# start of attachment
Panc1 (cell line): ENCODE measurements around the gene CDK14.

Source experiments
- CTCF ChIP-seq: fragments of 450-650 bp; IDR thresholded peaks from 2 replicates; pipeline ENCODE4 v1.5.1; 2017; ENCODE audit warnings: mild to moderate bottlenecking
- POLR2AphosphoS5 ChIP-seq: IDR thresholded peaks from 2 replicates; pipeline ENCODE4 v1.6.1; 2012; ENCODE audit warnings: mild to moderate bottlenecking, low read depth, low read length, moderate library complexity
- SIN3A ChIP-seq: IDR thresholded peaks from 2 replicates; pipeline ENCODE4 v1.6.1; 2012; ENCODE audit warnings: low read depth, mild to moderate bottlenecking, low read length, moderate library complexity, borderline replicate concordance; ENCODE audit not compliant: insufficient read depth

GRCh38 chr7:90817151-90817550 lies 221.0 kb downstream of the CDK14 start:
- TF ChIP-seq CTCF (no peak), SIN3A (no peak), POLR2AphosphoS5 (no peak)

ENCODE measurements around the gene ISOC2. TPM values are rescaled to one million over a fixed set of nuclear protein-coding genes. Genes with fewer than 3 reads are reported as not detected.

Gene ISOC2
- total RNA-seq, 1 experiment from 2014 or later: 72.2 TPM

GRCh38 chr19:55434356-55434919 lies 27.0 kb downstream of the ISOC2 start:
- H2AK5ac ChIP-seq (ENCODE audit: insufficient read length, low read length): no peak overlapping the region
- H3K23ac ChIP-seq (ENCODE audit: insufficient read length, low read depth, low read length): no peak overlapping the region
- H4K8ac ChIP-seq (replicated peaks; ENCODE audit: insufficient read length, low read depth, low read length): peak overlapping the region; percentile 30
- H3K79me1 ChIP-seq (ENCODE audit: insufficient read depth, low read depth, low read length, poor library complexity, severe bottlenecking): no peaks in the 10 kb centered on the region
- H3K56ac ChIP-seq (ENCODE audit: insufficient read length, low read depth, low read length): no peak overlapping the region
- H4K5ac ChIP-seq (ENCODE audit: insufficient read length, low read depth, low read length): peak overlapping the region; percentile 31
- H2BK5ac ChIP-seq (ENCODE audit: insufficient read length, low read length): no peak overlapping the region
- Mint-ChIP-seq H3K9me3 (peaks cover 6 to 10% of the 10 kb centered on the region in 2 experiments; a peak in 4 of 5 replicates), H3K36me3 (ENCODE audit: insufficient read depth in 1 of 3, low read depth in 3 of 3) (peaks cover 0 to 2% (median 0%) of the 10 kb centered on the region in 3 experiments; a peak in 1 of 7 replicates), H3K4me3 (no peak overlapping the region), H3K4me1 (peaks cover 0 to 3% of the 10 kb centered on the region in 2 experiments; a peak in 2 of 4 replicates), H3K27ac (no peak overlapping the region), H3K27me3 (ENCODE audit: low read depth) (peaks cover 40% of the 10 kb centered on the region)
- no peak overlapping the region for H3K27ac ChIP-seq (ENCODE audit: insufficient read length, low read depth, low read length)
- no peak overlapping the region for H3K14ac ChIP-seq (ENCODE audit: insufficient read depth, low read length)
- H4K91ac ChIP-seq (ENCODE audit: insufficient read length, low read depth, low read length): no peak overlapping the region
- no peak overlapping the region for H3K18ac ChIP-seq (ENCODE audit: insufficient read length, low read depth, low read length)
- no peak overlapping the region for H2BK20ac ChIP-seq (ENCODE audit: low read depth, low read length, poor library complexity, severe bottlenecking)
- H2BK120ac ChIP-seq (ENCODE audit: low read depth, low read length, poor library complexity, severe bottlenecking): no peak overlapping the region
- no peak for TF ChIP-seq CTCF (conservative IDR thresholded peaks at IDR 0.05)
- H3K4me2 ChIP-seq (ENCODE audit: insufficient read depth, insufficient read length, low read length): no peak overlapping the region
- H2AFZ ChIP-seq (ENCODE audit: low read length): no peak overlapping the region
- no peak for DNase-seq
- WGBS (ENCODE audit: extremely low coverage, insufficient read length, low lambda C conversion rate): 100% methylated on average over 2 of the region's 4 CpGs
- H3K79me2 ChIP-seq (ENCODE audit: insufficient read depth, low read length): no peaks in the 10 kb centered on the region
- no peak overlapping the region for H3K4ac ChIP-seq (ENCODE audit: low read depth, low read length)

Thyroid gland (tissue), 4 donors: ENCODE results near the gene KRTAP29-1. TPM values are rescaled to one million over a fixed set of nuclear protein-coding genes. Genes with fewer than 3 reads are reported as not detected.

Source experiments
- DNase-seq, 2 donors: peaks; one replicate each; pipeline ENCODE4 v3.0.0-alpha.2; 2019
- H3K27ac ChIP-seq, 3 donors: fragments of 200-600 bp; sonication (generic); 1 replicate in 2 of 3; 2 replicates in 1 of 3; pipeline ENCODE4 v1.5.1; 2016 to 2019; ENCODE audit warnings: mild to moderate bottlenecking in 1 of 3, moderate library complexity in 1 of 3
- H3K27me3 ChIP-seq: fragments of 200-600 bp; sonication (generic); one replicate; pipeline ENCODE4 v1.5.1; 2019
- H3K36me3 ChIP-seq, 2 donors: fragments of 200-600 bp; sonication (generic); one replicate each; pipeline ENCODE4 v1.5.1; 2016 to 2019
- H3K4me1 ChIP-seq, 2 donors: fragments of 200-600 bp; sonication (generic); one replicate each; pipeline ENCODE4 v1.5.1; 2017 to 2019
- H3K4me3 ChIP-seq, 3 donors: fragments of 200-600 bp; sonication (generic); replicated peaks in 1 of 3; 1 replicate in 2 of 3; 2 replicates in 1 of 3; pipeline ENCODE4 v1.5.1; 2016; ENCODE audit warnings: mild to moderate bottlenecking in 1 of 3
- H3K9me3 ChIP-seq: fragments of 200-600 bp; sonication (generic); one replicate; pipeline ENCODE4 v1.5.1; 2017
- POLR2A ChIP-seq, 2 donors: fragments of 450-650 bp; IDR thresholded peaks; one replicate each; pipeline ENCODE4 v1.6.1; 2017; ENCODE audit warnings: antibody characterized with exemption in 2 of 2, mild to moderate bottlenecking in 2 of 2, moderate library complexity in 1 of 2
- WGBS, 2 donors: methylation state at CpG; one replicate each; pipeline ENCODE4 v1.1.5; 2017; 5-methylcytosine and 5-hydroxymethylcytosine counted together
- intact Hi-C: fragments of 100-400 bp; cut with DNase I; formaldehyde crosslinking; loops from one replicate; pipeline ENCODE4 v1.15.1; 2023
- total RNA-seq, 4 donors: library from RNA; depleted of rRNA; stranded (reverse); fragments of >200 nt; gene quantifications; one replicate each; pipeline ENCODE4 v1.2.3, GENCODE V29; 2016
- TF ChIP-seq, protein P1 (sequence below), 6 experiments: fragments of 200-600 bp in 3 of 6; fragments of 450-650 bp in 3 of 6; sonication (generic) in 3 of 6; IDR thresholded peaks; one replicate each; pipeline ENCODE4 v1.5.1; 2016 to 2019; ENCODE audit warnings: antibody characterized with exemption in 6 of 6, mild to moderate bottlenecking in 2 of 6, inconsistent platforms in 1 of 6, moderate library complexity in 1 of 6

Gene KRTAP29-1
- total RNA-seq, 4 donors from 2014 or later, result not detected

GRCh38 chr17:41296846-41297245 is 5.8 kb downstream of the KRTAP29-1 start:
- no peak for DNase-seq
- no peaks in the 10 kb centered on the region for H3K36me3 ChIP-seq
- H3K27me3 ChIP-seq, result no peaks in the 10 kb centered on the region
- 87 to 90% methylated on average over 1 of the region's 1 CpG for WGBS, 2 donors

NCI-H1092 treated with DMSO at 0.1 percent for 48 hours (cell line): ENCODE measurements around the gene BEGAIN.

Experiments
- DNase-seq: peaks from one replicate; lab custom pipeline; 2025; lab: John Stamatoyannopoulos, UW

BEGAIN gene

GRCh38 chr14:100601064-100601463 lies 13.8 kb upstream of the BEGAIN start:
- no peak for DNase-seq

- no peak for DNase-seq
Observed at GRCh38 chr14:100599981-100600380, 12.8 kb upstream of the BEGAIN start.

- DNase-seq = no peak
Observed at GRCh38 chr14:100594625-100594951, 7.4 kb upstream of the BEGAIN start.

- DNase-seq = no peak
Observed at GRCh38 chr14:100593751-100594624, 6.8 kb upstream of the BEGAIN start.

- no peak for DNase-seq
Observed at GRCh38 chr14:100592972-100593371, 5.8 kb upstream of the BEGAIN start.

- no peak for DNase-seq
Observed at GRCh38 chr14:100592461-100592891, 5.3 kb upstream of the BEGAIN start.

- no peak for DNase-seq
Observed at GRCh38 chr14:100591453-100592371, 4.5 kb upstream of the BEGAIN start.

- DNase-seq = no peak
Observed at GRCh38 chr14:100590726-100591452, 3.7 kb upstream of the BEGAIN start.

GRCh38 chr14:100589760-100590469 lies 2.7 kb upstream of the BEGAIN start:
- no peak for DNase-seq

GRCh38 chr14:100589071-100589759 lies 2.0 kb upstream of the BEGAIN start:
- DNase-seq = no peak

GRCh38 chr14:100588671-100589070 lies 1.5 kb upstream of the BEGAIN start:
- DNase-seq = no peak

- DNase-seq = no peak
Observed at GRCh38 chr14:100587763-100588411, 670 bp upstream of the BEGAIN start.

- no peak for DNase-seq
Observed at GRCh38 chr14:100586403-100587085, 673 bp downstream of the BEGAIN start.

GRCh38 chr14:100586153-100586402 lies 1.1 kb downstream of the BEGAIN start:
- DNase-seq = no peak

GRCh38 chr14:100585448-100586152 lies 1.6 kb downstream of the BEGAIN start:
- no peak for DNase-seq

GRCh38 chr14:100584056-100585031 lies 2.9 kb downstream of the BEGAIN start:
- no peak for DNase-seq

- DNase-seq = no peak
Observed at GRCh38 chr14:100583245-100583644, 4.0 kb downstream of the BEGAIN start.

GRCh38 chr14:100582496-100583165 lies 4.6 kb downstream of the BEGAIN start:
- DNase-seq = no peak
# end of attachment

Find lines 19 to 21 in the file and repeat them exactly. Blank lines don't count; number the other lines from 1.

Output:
- Mint-ChIP-seq H3K9me3 (peaks cover 6 to 10% of the 10 kb centered on the region in 2 experiments; a peak in 4 of 5 replicates), H3K36me3 (ENCODE audit: insufficient read depth in 1 of 3, low read depth in 3 of 3) (peaks cover 0 to 2% (median 0%) of the 10 kb centered on the region in 3 experiments; a peak in 1 of 7 replicates), H3K4me3 (no peak overlapping the region), H3K4me1 (peaks cover 0 to 3% of the 10 kb centered on the region in 2 experiments; a peak in 2 of 4 replicates), H3K27ac (no peak overlapping the region), H3K27me3 (ENCODE audit: low read depth) (peaks cover 40% of the 10 kb centered on the region)
- no peak overlapping the region for H3K27ac ChIP-seq (ENCODE audit: insufficient read length, low read depth, low read length)
- no peak overlapping the region for H3K14ac ChIP-seq (ENCODE audit: insufficient read depth, low read length)